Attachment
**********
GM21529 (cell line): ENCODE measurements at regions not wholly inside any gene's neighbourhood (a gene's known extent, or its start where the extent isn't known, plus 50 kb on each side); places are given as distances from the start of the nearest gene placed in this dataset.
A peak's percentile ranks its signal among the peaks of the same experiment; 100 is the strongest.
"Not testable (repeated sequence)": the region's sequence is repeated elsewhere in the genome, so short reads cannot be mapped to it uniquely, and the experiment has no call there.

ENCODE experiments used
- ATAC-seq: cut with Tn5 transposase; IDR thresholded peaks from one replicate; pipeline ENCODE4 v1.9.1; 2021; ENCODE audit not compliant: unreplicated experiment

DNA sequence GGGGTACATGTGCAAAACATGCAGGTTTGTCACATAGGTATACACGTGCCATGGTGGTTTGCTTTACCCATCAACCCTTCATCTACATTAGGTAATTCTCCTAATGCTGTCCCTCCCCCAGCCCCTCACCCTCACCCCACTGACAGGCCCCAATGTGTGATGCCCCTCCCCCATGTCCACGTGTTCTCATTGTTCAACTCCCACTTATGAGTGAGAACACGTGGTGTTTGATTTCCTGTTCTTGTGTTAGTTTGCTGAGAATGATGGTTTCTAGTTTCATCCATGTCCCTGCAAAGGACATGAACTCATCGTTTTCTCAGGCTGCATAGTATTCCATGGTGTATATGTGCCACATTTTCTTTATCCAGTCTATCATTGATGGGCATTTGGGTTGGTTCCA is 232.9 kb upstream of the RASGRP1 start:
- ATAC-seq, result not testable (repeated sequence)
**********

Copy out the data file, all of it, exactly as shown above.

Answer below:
GM21529 (cell line): ENCODE measurements at regions not wholly inside any gene's neighbourhood (a gene's known extent, or its start where the extent isn't known, plus 50 kb on each side); places are given as distances from the start of the nearest gene placed in this dataset.
A peak's percentile ranks its signal among the peaks of the same experiment; 100 is the strongest.
"Not testable (repeated sequence)": the region's sequence is repeated elsewhere in the genome, so short reads cannot be mapped to it uniquely, and the experiment has no call there.

ENCODE experiments used
- ATAC-seq: cut with Tn5 transposase; IDR thresholded peaks from one replicate; pipeline ENCODE4 v1.9.1; 2021; ENCODE audit not compliant: unreplicated experiment

DNA sequence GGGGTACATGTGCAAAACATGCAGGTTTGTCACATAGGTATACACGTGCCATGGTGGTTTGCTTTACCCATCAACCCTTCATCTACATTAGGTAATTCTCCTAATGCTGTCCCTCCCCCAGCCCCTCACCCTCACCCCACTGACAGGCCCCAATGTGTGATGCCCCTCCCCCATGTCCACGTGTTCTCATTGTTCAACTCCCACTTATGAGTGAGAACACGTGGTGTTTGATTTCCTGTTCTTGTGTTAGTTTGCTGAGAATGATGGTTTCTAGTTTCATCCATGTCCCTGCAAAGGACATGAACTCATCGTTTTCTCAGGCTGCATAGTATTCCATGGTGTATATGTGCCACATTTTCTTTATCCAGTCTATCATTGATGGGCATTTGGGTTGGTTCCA is 232.9 kb upstream of the RASGRP1 start:
- ATAC-seq, result not testable (repeated sequence)